The owner of a North Dallas salon says she’s in a fight to save her business and will continue to defy local and state COVID-19 orders to remain closed for now.
Dallas County Judge Clay Jenkins’ office sent a ‘cease and desist’ letter to Shelley Luther on Friday afternoon after Salon A La Mode opened for business Friday morning, she confirmed to NBC 5.
She also confirms she was cited by the city of Dallas for opening despite local orders.
About a dozen or more people gathered at the salon along Belt Line Road to support Luther's decision to reopen, many were armed.
“This is in support of anyone who feels it’s essential to have your rights to open up your business,” said Luther to reporters Friday morning.
Luther followed through on her plan to reopen after being shuttered for a month due to COVID-19 orders handed down by the city, county, and state.
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“We have the constitutional right to be able to work to provide for our families, to pay our mortgages and I don’t feel it’s right to close us down for this long period of time,” said Luther in an interview with NBC 5 earlier this week.
Starting Friday, Gov. Greg Abbott scaled back on state restrictions and began allowing businesses to conduct “retail to-go” service. However, the salon’s re-opening conflicts with county and state orders in place, ordering hair salons, nail salons, and barbershops to remain closed to in-person service.
Luther introduced two women who opted to work, one doing haircuts only and the other doing nails.
The opening attracted people in support and others calling out concerns of the impossibility to remain six feet apart in accordance to social distancing guidelines still in effect within the state.
Dallas police officers on the scene said they were called out because of the crowd concerns. Once on scene Friday morning, police ordered everyone to practice safe, social distancing as much as possible.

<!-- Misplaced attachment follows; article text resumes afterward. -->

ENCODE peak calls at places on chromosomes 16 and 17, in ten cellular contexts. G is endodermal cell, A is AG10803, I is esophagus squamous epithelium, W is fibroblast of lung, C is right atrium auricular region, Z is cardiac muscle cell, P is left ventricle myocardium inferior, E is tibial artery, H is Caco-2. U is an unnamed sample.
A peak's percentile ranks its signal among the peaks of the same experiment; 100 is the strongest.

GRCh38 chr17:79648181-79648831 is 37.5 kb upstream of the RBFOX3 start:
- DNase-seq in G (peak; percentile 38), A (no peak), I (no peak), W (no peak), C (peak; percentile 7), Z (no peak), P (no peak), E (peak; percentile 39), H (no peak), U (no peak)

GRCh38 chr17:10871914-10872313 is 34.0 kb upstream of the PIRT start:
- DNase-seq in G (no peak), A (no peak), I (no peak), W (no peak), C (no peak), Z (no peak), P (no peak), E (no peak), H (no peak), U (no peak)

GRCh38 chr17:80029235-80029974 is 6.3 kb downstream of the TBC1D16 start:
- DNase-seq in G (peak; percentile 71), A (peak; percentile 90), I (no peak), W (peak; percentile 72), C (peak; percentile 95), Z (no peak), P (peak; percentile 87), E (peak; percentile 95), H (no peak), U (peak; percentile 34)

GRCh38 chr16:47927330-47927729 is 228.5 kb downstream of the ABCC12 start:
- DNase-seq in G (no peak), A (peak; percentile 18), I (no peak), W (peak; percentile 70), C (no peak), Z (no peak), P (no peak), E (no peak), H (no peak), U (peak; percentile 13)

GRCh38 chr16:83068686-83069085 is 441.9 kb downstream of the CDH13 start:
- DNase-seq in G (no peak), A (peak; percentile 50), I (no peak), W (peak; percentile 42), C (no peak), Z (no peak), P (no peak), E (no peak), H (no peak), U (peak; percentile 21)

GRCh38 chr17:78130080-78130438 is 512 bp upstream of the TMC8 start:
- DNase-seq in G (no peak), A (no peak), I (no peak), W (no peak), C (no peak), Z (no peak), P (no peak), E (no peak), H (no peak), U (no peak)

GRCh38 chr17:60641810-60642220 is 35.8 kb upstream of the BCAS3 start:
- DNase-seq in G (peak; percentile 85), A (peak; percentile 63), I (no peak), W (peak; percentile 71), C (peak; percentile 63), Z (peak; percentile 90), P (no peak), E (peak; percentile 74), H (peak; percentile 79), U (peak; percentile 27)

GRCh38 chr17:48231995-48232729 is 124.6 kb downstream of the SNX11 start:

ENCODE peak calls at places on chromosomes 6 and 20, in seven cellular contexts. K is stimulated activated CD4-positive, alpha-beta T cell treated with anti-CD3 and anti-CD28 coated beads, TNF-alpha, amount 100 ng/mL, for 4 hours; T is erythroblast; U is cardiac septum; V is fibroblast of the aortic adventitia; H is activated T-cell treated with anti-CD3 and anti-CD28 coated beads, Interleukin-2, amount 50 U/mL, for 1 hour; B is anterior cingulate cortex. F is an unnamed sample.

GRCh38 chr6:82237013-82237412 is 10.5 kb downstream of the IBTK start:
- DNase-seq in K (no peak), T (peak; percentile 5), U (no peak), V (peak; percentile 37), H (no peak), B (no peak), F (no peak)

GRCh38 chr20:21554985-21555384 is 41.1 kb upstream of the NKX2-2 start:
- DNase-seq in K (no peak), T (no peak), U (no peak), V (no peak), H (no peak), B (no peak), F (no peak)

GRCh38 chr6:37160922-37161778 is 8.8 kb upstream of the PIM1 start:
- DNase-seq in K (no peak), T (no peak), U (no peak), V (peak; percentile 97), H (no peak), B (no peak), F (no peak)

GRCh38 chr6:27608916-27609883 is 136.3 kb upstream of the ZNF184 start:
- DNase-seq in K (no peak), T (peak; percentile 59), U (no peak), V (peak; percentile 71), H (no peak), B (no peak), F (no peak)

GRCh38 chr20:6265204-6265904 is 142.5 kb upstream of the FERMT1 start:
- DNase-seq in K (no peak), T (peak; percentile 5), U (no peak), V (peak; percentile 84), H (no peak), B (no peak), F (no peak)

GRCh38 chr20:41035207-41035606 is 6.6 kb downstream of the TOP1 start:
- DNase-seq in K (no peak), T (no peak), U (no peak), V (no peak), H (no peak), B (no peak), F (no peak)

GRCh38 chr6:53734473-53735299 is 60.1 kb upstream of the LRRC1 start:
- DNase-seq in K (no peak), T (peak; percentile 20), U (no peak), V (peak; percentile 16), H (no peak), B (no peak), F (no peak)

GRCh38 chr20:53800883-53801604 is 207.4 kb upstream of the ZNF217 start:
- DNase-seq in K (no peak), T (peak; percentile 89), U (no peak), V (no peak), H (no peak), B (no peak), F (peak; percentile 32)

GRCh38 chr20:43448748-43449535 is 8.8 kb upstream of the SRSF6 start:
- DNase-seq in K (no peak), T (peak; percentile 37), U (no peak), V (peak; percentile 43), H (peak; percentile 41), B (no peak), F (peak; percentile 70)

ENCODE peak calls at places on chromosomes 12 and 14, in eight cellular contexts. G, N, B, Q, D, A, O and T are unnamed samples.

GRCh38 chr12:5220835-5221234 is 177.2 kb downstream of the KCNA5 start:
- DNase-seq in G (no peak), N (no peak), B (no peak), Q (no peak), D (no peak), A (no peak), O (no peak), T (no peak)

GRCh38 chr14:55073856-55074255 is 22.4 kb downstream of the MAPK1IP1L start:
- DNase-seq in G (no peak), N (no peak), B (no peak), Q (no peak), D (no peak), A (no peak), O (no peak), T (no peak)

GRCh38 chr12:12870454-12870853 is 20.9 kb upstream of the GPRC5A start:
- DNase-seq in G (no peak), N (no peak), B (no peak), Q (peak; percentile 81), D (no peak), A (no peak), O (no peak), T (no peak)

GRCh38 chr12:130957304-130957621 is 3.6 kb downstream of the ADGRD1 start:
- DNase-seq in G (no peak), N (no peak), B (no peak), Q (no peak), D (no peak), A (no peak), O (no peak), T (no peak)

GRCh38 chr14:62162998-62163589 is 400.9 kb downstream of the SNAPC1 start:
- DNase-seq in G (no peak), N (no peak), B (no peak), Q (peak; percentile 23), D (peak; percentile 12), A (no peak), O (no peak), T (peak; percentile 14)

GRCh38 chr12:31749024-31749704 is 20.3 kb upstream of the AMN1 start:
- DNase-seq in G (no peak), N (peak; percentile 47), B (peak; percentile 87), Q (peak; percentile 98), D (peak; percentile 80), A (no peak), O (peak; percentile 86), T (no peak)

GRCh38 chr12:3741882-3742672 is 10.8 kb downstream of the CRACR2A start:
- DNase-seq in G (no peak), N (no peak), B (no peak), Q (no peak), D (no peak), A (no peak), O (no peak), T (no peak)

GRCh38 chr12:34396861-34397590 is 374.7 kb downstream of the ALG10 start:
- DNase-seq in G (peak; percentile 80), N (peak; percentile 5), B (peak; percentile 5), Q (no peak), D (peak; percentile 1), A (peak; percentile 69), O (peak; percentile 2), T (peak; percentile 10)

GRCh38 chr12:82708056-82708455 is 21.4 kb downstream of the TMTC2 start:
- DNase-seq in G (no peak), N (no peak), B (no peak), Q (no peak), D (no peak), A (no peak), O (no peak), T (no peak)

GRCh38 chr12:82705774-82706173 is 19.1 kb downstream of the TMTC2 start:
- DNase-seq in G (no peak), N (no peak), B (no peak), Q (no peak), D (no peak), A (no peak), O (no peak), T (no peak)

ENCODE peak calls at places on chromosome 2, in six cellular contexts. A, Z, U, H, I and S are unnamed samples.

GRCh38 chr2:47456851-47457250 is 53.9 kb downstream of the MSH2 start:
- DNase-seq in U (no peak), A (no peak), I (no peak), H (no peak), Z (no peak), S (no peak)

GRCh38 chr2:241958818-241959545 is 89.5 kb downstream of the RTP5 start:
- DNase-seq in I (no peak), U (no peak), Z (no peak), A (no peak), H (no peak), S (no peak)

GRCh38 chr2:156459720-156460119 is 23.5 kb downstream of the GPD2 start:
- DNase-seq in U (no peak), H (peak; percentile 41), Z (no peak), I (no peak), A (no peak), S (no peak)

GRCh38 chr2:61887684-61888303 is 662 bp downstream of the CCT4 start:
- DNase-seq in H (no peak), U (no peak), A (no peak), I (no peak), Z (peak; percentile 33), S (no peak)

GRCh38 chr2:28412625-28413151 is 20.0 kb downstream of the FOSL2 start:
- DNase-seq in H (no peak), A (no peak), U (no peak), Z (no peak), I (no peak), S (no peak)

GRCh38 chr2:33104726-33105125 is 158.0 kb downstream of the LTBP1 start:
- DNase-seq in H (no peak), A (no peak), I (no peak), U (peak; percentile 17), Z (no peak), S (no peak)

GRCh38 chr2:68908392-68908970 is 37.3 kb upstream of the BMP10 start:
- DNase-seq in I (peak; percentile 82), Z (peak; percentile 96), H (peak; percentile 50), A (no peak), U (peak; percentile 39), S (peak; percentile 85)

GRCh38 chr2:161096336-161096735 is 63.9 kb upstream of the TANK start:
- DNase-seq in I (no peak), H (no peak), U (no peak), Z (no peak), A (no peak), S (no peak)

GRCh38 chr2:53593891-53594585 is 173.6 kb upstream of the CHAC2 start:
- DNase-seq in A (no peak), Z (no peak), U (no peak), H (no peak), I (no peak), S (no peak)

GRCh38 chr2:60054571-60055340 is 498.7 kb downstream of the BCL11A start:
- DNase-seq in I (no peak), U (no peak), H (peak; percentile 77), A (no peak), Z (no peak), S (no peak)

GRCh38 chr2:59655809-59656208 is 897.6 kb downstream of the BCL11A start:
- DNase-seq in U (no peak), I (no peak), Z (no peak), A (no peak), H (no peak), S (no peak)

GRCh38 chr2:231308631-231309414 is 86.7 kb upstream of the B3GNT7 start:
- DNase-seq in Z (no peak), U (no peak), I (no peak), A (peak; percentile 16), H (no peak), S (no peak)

"I understand that you guys have a job to do," Luther told officers on Friday. "I don't fault you for that. We appreciate everything, we're on your side obviously. You guys do a great job and we're going to comply. And do everything you want us to do, except to close."
Luther said hair stations inside the salon have been set up six feet apart. Everyone must wear a mask before entering the salon. Stylists must change gloves after each client visit and wash their hands frequently.
Joe Sexton and his wife drove in from Fort Worth to support her business.
“Tired of sitting there talking about we need to do something, time to do something,” he said after getting a hair cut inside by a stylist. “It was totally safe. Took my temperature. She did a great job.”
Luther said she is providing clients with hand-made masks and is asking anyone feeling ill or experiencing any COVID-19 symptoms to stay at home.
Luther explained she has three jobs, all of which are closed due to COVID-19 orders and has been unable to secure unemployment or SBA loans.
“They’re already talking about the virus coming back out in the winter and I don’t want this happening again. I want them to know we have rights,” she said. “If you cannot afford to pay us and feed our family because the system is so backlogged then you have to let us work. You have to.”
The Texas Department of Licensing and Regulation (TDLR) tells NBC 5 if the department receives a complaint, it will be investigated. Violators could face fines of $1,000 per violation and jail time.
Judge Clay Jenkins declined to comment about this situation.
Luther tells NBC 5 the citation she received from the city does not state how much the fine is for.
Luther said she also plans to open for business Saturday morning, despite the 'cease and desist' letter and citation.